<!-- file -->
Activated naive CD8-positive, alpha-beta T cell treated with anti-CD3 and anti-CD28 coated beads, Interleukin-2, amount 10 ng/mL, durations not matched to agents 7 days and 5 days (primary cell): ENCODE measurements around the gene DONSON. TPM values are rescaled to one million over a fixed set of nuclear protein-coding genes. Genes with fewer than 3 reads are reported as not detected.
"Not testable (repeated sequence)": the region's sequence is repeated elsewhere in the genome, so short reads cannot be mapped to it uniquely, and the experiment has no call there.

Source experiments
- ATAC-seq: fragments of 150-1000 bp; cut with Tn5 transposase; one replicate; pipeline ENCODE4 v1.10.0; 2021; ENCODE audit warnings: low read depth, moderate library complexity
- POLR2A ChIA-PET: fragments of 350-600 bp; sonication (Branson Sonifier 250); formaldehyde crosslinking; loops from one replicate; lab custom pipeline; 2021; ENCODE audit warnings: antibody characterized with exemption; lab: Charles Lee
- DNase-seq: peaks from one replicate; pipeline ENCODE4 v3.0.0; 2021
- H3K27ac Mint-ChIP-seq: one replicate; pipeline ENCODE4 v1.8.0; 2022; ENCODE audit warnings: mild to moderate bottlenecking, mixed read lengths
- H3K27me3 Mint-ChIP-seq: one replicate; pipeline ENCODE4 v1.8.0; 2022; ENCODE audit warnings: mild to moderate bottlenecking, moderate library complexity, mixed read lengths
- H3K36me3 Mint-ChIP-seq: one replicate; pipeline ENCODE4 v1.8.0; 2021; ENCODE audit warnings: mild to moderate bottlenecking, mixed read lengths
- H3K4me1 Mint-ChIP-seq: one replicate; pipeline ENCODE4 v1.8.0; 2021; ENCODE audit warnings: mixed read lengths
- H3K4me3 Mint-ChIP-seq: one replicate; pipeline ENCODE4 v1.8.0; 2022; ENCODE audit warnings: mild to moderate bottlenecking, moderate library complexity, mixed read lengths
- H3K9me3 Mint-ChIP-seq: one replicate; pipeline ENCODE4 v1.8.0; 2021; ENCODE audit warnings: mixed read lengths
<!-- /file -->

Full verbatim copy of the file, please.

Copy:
Activated naive CD8-positive, alpha-beta T cell treated with anti-CD3 and anti-CD28 coated beads, Interleukin-2, amount 10 ng/mL, durations not matched to agents 7 days and 5 days (primary cell): ENCODE measurements around the gene DONSON. TPM values are rescaled to one million over a fixed set of nuclear protein-coding genes. Genes with fewer than 3 reads are reported as not detected.
"Not testable (repeated sequence)": the region's sequence is repeated elsewhere in the genome, so short reads cannot be mapped to it uniquely, and the experiment has no call there.

Source experiments
- ATAC-seq: fragments of 150-1000 bp; cut with Tn5 transposase; one replicate; pipeline ENCODE4 v1.10.0; 2021; ENCODE audit warnings: low read depth, moderate library complexity
- POLR2A ChIA-PET: fragments of 350-600 bp; sonication (Branson Sonifier 250); formaldehyde crosslinking; loops from one replicate; lab custom pipeline; 2021; ENCODE audit warnings: antibody characterized with exemption; lab: Charles Lee
- DNase-seq: peaks from one replicate; pipeline ENCODE4 v3.0.0; 2021
- H3K27ac Mint-ChIP-seq: one replicate; pipeline ENCODE4 v1.8.0; 2022; ENCODE audit warnings: mild to moderate bottlenecking, mixed read lengths
- H3K27me3 Mint-ChIP-seq: one replicate; pipeline ENCODE4 v1.8.0; 2022; ENCODE audit warnings: mild to moderate bottlenecking, moderate library complexity, mixed read lengths
- H3K36me3 Mint-ChIP-seq: one replicate; pipeline ENCODE4 v1.8.0; 2021; ENCODE audit warnings: mild to moderate bottlenecking, mixed read lengths
- H3K4me1 Mint-ChIP-seq: one replicate; pipeline ENCODE4 v1.8.0; 2021; ENCODE audit warnings: mixed read lengths
- H3K4me3 Mint-ChIP-seq: one replicate; pipeline ENCODE4 v1.8.0; 2022; ENCODE audit warnings: mild to moderate bottlenecking, moderate library complexity, mixed read lengths
- H3K9me3 Mint-ChIP-seq: one replicate; pipeline ENCODE4 v1.8.0; 2021; ENCODE audit warnings: mixed read lengths